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the lung would have been disproved, if at death an examination had been performed. M. Baudeus, at page 226 of his Clinique, fully recognises this fact.
I venture to doubt even the evidence of the celebrated Larrey upon this point. He gives five cases of wounded in the lungs during the fights in July 1830. What is his proof? « Ce que s'est caracterisé par le passage, au dehors de l'air mêlé au sang, l'expectoration sanguine et tous les signes de l'épanchement." The little value I place upon these signs will appear in the course of this Treatise. In my opinion, in only two of the five cases were the lungs actually wounded. On the other hand, however, a case is given by the same writer (page 225) which occurred during the war in Egypt, in which recovery took place, and there was no doubt that the lung was wounded.
In estimating from the symptoms whether the lungs be, or be not, wounded in any one individual case, we should remember that the lungs may be wounded, and the ordinary symptoms altogether absent, from the wound entering exactly at a spot where, from previous adhesions, the lung is so firmly glued to the thoracic parietes, that it neither collapses, nor can effusion take place, nor much blood nor air escape.
There is a case, however, mentioned in the Medical Times, of 20th August, 1847, of a stab wound, where it appears certain that the lung was wounded, and recovery took place : also, another
case is recorded by Sir Everard Home, in the second volume of the Medico-Chirurgical Knowledge Society, page 169, where an officer was shot through the chest, and lived for thirty-two years afterwards. The post mortem examination showed that both lungs had been wounded. Dr. McLeod, in his notes at page 248, speaks of several cases of recovery. The following case, published in the British Medical Journal, of 15th May, 1858, probably has been cited as a case of cure :
“ William L., age 24, late a private in the 33rd Regiment, and who died in the University College Hospital, towards the end of April, 1858, was wounded in the attack on the Redan in September 1855, and when invalided, was considered a decided case of recovery from a wound of the lung. 66 The ball was found to have entered the left side, and wounded the lower lobe of the left lung, passed through the diaphragm, took a piece out of the anterior margin of the spleen, passed behind the pancreas, across the left kidney, and through between the supra-renal capsule and kidney, without injuring either, and into the vertebral column, scraping a piece out of the vertebra, turned a little forward, passed close to, and behind the aorta, and finally lodged behind the vena cava.” It was noticed that the wound in the diaphragm had not healed. The preparation is in the University College Museum, and a careful inspection has been made of it. It may well be doubted whether the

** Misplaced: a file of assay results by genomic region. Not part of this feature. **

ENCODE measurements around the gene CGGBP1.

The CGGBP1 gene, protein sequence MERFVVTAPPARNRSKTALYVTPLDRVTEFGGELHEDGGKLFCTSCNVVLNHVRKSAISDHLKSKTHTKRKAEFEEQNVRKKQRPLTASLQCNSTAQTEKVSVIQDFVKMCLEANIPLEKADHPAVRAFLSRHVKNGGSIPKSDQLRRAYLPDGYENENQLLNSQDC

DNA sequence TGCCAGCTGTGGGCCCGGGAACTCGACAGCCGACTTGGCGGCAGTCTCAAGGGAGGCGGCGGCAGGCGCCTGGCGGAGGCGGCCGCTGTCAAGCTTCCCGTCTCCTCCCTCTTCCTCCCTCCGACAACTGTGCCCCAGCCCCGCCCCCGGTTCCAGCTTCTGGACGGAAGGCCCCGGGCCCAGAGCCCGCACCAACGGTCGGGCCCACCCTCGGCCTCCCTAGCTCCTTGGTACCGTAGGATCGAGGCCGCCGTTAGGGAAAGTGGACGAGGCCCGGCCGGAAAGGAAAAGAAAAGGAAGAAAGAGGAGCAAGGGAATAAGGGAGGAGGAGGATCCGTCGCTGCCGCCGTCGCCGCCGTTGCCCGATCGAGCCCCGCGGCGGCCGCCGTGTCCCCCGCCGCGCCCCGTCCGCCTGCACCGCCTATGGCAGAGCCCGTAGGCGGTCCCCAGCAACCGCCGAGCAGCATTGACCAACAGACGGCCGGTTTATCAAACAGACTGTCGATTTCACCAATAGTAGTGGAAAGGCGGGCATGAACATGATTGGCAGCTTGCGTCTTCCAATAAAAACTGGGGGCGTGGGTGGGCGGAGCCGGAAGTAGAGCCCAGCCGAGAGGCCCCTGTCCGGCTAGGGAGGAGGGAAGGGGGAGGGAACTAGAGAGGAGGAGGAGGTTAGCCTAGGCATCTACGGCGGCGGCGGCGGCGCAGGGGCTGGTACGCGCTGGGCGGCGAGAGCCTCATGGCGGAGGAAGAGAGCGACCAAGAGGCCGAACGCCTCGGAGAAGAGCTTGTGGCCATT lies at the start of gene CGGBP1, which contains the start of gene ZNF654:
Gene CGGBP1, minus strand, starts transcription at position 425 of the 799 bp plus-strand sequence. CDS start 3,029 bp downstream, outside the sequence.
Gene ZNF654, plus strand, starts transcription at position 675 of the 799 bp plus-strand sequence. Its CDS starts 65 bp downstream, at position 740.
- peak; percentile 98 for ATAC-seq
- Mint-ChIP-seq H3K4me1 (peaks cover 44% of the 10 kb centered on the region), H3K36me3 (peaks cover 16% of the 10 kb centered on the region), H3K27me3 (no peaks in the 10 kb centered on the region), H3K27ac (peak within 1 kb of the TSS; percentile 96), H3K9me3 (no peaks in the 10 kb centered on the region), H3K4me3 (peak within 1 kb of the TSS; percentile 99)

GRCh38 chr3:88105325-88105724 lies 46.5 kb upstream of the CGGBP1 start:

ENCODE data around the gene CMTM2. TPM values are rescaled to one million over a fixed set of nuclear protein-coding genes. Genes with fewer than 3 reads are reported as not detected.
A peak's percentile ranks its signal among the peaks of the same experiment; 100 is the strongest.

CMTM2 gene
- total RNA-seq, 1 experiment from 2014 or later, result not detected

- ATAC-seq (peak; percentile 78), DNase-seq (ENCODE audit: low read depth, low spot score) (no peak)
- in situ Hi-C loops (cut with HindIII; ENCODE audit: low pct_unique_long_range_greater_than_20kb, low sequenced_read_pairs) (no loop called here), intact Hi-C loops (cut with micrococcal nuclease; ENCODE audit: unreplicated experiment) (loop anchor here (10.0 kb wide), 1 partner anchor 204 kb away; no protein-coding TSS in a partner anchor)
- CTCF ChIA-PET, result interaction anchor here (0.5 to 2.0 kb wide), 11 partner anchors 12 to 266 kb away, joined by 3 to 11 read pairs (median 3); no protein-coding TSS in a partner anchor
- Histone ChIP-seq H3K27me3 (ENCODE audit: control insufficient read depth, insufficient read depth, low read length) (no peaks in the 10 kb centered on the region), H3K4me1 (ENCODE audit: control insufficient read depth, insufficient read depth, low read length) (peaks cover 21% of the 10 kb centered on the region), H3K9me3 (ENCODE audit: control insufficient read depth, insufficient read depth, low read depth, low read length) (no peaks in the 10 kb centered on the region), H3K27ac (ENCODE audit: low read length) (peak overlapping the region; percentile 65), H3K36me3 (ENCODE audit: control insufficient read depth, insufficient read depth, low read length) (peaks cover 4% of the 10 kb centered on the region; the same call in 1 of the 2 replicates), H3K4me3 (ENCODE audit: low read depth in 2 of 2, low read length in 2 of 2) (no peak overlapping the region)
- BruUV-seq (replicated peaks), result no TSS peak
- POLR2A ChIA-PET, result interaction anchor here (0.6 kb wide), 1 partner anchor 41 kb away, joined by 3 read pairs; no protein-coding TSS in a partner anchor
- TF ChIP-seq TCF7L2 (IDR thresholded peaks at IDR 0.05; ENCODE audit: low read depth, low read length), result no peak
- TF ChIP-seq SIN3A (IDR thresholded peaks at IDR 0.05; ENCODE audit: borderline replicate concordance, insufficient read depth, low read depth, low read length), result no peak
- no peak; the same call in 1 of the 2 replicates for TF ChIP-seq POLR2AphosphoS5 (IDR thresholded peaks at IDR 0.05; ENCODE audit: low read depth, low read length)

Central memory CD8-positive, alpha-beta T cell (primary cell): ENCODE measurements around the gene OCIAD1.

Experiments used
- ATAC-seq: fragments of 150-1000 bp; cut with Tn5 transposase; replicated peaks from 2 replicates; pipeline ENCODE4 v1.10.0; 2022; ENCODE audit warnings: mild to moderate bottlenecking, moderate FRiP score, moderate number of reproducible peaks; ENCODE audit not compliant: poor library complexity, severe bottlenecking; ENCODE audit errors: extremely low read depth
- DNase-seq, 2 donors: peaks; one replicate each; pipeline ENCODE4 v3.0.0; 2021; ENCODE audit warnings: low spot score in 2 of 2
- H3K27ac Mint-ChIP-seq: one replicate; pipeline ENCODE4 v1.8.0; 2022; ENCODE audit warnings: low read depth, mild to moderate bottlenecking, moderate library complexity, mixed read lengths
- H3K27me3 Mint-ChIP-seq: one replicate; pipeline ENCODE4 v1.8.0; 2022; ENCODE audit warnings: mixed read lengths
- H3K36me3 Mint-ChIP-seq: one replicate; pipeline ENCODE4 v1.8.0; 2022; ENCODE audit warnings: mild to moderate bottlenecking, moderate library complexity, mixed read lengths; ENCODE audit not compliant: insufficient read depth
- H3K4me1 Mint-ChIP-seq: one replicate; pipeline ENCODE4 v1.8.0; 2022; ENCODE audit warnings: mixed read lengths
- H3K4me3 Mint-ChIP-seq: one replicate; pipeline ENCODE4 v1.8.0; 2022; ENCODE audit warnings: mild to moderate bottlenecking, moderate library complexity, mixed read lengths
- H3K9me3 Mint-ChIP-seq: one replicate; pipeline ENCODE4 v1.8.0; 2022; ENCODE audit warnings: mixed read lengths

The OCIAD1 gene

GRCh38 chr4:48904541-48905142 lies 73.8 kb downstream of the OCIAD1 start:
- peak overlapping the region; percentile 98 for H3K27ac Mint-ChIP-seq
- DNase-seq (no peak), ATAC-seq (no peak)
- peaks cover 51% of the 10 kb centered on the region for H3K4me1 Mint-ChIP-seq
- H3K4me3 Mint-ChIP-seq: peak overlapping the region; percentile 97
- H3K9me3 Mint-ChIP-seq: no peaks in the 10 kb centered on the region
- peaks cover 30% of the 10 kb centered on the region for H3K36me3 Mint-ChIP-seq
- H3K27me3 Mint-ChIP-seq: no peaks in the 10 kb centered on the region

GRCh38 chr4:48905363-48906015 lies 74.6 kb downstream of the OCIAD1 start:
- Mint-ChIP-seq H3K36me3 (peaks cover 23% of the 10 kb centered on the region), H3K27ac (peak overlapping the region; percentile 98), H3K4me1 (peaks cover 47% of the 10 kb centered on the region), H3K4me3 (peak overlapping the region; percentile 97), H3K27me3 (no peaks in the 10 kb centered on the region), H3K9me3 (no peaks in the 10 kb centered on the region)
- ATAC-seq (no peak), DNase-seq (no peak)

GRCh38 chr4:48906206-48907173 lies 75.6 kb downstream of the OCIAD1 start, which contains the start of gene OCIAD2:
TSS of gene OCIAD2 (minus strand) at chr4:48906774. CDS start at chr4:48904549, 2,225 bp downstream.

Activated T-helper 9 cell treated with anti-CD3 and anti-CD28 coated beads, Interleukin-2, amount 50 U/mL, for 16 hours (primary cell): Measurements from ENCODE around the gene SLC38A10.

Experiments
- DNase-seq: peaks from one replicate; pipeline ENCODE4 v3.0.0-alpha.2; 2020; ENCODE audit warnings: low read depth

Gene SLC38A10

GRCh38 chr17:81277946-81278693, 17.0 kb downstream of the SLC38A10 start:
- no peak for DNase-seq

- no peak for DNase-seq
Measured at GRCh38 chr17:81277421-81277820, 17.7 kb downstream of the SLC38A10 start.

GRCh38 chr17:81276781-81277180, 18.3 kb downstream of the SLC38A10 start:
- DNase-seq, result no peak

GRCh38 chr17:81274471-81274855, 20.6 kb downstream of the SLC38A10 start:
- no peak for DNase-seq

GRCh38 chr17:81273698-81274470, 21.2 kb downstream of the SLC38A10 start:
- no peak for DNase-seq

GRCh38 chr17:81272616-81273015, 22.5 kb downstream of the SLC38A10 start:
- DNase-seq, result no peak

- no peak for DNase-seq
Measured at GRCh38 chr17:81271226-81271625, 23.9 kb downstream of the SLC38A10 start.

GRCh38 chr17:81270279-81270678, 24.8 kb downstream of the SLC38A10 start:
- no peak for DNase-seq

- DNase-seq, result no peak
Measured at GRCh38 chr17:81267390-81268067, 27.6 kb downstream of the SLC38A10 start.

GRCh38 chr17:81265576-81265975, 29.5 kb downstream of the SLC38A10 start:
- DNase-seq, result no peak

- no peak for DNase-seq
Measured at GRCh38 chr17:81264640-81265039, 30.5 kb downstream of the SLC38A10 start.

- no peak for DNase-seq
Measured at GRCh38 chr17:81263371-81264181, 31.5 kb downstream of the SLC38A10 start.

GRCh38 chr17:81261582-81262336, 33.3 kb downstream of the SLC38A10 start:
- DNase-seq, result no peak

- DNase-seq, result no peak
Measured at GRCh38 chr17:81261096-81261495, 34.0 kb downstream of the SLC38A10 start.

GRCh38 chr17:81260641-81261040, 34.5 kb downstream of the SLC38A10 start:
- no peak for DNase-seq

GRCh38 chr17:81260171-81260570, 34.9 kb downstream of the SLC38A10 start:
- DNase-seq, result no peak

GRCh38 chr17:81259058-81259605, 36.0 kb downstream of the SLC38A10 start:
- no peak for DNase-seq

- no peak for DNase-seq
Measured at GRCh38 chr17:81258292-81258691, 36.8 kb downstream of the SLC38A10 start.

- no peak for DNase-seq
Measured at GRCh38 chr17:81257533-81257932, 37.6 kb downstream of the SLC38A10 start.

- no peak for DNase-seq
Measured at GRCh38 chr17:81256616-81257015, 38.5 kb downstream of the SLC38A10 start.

substance of the lung had been wounded : at all events, the injury must have been very slight, in fact, merely marginal. It is probable that the slight laceration visible may have resulted in the act of removing the lung from its cavity, it having been strongly adherent.
A remarkable case occurred, in the Regimental Hospital of the Grenadier Guards, under the care of Mr. Blenkins. The ball entered near the angle of the right scapula, and made exit at the sternal end of the clavicle. It had passed through the apex of the lung. A deposit of lymph was seen in the track. A complete circumscribed pleuritic adhesion had been formed near the wound, separating the diseased from the healthy structure. The ball had passed between the subclavian artery and vein, wounding the latter. Phlebitis ensued, and except from this untoward occurrence, Mr. Blenkins considers that the wound of the lung would have healed.
The older writers held in great dread an opening into the pleural sac, and viewed that event as almost certainly fatal, thinking that it could scarcely occur without the lung also being wounded. I am satisfied that the lung frequently escapes in penetrating wounds of the chest, and that a simple wound of the pleura is not of necessity productive of dangerous consequences, unless under circumstances to be hereafter mentioned.
Several of my cases and experiments show this ; and an experiment by Hewson, at page 296, is well in point: “I fractured the chest of a rabbit, but so cautiously as not to hurt the lungs; and having blown into the chest, I immediately made a compression upon the wound with some lint, a compress, and a bandage, in order to confine the air in the cavity of the thorax. I then observed that the animal breathed more frequently and laboriously; on removing the compress, the air rushed out, and the animal gradually recovered its natural manner of breathing. In a few days, it was perfectly well.”
In concluding this chapter, I cannot but remark on the fact of the small number of penetrating wounds of the chest recorded in our English periodical literature. Thus, in Table No. 6, I have given, I believe, all the cases reported in the Lancet, Medical Times, Medical Gazette, and Medico-Chirurgical Transactions from their commencement.
August 11.... 1832 page 604
350 Augunt 14.... 1841 , 724 May !) ...... 1846
The MEDICO-CHIRURGICAL TRANSACTIONS :
Vol. VII...... 1825 page 315
» ...... 1842 , 615
March 29 .... 1828 page 512
October 18 .. 1850 713
April 6 ...... 1844 - 21
December 17.. 1853 „ 638
604 No less remarkable is the small number of preparations of lung wounds to be found in our Hospital Museums. For example; at the College of Surgeons, there are but 7; at St. Thomas's Hospital, 3 ; at St. George's, 2; at University College, but 1; and at Chatham Museum, not one.